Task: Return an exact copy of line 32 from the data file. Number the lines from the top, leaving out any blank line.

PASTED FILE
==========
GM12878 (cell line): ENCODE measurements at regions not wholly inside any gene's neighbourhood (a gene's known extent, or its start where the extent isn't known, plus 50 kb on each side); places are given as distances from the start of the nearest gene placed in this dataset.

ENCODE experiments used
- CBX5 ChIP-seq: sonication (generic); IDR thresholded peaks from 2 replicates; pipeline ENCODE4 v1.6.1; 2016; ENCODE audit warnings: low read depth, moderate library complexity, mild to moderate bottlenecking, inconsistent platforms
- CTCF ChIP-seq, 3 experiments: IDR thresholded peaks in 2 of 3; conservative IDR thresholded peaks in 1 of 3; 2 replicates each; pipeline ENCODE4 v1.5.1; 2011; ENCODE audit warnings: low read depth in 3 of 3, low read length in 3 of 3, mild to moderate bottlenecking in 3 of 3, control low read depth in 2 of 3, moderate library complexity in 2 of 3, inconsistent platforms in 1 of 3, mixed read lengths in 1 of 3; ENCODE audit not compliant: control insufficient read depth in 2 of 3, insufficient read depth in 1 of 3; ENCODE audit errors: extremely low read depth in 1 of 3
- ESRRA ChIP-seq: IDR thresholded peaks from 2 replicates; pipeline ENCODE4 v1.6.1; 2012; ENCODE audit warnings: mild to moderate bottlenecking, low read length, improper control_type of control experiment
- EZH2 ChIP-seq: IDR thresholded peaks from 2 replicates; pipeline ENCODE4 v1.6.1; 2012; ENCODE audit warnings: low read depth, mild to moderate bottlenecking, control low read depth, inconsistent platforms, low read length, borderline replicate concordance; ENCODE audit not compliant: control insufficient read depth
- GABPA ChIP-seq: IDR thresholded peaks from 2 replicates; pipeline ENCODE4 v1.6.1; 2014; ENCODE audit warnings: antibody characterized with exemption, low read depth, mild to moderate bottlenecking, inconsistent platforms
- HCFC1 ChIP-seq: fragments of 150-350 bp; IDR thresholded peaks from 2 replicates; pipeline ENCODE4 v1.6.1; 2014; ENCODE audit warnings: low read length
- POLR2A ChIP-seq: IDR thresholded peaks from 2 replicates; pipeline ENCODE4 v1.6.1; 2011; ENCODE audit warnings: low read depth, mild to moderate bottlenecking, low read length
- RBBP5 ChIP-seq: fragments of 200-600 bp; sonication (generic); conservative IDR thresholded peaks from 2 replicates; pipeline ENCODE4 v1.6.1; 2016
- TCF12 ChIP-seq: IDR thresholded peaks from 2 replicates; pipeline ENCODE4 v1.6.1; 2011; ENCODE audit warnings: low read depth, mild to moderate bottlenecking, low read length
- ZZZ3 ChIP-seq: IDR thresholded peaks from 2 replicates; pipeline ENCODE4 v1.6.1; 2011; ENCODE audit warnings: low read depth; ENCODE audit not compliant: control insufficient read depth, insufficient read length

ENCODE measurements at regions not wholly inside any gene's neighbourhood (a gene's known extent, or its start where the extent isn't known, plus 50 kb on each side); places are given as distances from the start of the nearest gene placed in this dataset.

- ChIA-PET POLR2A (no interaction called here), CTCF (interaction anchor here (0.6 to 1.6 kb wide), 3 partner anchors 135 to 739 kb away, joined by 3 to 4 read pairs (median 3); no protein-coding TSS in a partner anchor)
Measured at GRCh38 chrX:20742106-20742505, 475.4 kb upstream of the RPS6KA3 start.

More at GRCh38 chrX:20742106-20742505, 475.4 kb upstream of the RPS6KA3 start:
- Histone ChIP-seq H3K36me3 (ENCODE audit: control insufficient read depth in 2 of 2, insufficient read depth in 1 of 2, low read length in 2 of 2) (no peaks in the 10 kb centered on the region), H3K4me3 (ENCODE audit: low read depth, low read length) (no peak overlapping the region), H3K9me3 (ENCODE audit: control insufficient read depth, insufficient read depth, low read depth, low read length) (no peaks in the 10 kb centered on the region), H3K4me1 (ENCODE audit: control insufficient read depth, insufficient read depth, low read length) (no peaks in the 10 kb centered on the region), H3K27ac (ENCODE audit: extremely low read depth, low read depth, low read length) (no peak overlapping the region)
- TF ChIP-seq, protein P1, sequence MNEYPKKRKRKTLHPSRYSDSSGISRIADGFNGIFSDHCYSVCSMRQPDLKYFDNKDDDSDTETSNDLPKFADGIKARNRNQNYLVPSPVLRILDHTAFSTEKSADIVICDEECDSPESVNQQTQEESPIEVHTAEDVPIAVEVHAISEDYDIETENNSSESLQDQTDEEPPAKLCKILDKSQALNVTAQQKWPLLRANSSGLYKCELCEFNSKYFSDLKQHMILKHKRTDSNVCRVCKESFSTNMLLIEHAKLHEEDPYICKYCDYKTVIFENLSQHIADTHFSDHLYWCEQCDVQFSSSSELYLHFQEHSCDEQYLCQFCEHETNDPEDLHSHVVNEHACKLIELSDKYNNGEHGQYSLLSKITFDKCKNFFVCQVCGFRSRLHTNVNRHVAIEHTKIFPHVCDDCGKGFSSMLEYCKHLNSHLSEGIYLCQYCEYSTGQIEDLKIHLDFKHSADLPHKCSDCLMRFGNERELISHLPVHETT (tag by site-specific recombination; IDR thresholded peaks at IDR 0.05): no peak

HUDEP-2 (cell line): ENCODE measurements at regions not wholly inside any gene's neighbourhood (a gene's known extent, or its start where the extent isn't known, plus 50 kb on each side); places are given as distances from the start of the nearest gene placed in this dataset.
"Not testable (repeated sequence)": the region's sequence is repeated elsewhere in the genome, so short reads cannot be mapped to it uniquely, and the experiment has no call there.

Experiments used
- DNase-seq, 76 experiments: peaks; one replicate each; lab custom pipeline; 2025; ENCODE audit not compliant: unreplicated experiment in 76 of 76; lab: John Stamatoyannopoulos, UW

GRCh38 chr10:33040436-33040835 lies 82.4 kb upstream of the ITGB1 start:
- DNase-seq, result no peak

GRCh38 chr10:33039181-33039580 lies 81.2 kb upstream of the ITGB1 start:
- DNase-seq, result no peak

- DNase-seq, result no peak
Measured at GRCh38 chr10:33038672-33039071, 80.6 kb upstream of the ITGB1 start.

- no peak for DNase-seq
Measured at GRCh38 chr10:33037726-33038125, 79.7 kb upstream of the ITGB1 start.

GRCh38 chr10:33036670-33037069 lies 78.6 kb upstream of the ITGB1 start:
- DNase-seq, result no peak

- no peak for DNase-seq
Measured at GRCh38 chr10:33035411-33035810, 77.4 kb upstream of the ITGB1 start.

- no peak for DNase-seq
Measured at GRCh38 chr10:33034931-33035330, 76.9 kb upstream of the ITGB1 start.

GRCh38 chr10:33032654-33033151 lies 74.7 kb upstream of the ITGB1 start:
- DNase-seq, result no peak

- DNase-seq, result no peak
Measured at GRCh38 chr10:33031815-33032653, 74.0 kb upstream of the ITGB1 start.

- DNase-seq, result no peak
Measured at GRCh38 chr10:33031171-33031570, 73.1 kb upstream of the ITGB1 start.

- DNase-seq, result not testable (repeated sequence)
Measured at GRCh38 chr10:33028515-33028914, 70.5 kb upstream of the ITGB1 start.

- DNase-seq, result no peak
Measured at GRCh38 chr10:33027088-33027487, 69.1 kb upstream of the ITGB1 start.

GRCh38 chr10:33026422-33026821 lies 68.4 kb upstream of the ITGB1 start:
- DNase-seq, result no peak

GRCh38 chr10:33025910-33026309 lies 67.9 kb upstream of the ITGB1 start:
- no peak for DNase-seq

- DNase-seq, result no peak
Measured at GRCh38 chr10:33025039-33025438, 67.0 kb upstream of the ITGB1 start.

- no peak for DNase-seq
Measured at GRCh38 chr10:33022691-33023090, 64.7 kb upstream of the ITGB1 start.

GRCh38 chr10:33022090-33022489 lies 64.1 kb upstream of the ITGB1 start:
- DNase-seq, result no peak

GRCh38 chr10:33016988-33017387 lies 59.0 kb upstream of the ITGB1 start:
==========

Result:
- DNase-seq, result no peak